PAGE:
Posted on January 6, 2016
Getting Started with Bitcoin: Part 2
I have had over a month now to let the whole idea of bitcoin settle in my life and I have only used it a very small amount. There are still very few merchants that accept bitcoin so that makes things hard. I did buy an SSL from ssls.com and everything seemed really easy. I just selected Bitcoin as my payment type then I had a short window to send a specific about of Bitcoin to an address. I sent it out in time and it went through without a hitch.
Recently, a buddy of mine was wanting to buy some bitcoin to see what it was all about so I sent him a little bitcoin and he paid me in cash. What I did find a little weird was that on my coinbase account, it showed as pending for quite a while, like at least an hour. But it all went through and the small amount I sent was instantly deducted from my coinbase wallet.
Since I opened my account, the value of bitcoin has appreciated to ~$425. If I had put in a lot of money, that would have been a fantastic return of over 10% in less than a month. But, my coinbase account currently limits my instant buy transactions to $100 / week and slow bank buys to $2,500 per day. If using the bank method I guess I could invest a nice chunk of money over several days but that is not practical like an online brokerage account is for stocks when there are no caps as long as you have the money in your account to trade with.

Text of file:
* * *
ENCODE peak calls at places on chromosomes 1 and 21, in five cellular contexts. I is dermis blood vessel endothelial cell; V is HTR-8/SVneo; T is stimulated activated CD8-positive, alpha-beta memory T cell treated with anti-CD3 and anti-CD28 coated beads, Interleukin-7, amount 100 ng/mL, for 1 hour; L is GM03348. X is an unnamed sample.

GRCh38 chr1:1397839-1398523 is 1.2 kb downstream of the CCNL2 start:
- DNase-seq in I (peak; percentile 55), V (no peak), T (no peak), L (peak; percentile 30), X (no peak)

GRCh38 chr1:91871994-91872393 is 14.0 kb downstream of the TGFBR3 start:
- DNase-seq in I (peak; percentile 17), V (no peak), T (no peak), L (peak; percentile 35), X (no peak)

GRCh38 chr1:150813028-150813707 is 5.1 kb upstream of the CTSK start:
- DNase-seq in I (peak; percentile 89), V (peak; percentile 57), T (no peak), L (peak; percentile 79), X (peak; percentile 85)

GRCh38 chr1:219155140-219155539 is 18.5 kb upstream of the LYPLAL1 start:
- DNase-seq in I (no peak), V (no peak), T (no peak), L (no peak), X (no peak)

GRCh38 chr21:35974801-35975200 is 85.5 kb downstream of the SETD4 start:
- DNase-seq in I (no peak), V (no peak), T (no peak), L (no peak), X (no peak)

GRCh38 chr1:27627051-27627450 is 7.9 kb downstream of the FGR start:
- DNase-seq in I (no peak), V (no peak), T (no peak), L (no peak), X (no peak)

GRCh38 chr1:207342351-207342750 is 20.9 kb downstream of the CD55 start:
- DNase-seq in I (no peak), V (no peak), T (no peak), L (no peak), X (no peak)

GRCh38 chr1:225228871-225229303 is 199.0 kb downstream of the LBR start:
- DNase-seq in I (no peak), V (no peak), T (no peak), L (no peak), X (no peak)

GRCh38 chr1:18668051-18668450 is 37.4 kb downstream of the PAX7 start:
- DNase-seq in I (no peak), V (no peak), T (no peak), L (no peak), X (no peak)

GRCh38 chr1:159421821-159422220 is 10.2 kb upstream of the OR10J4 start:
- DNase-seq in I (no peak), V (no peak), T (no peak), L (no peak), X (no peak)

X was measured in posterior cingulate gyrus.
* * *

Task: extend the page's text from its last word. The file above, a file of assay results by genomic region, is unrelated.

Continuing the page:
So this seems to be the main issue with bitcoin as a mainstream currency. Right now, it seems much more like it would be used as an investment to hold on to and eventually cash out for “real money.” At least, that’s how it feels to me. I don’t even see 1% of my buying being viable for bitcoin. This leads me to the idea that when the masses have a realization that a money is not being used as money, what worth does it really have? At that point I could see the bottom falling out and the price of bitcoin dropping dramatically. But, on the other hand, nobody pays for anything with gold or silver and they seem to retain their value pretty well.
Also, Bitcoin has another more nefarious use. Given the fact that this currency can be used without any personally identifiable information, it is popular for use in black markets. People can download Tor, and find their way to sites that will hook them up to people willing to sell drugs, sex, weapons, or even assassinations I have heard. The currency of choice? Bitcoin. This is where I would guess a lot of the transnational use of bitcoin comes in to play. Eventually though, you have to convert that bitcoin into cash to really use it to buy anything like stuff off of Amazon, eating out in a restaurant, paying your rent, etc.